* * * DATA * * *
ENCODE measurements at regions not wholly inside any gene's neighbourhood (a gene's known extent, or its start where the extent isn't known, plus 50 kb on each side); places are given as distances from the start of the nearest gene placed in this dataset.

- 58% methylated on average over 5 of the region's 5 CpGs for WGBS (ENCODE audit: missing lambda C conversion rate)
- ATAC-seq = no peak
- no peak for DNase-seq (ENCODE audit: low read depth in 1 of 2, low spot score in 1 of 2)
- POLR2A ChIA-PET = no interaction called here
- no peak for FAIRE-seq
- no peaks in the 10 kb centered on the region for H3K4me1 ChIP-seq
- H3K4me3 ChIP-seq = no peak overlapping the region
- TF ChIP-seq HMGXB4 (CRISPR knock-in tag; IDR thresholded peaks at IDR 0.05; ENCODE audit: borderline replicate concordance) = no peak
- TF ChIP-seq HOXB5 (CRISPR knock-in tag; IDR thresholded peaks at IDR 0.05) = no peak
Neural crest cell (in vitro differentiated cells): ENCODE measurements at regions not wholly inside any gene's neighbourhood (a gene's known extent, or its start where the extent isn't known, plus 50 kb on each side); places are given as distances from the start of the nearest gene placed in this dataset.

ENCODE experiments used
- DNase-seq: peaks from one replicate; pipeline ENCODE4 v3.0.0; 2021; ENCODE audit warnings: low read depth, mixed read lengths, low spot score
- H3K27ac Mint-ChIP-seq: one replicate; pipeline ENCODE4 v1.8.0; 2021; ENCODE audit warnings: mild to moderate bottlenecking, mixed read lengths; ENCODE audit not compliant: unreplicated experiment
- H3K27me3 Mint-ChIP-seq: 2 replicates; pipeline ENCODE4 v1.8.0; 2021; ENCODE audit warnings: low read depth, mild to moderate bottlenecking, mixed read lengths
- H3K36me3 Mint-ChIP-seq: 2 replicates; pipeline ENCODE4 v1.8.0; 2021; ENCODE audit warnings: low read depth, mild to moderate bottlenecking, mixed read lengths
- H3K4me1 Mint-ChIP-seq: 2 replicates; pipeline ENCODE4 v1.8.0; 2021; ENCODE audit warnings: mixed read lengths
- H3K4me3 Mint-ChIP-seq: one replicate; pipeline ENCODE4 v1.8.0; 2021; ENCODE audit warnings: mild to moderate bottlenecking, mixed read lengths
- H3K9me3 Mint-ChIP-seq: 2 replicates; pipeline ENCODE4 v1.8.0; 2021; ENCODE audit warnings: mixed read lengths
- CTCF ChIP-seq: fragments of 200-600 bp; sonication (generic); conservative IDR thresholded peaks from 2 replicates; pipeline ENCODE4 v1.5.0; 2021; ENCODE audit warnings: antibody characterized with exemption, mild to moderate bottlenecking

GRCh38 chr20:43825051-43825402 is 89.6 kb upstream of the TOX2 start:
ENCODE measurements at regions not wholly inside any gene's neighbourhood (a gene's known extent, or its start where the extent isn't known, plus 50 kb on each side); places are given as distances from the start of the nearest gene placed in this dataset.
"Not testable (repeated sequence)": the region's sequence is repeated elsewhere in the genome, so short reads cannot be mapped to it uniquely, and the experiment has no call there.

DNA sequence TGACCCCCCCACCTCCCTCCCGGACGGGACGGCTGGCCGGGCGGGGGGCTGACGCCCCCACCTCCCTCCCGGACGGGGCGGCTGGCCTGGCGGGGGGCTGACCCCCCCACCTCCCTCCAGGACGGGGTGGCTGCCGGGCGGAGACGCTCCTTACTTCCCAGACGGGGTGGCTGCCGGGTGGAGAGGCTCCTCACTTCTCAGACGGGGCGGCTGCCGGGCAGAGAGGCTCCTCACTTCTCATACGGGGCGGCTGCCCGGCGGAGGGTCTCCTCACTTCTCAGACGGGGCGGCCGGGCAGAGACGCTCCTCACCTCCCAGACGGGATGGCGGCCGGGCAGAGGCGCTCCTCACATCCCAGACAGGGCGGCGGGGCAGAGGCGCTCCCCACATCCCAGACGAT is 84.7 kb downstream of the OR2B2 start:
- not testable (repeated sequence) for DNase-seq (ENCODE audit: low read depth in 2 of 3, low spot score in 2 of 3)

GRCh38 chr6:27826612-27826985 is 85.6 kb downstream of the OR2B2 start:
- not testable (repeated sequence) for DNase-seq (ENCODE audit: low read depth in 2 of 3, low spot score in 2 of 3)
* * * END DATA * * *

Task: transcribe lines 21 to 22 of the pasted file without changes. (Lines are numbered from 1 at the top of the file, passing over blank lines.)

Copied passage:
GRCh38 chr20:43825051-43825402 is 89.6 kb upstream of the TOX2 start:
ENCODE measurements at regions not wholly inside any gene's neighbourhood (a gene's known extent, or its start where the extent isn't known, plus 50 kb on each side); places are given as distances from the start of the nearest gene placed in this dataset.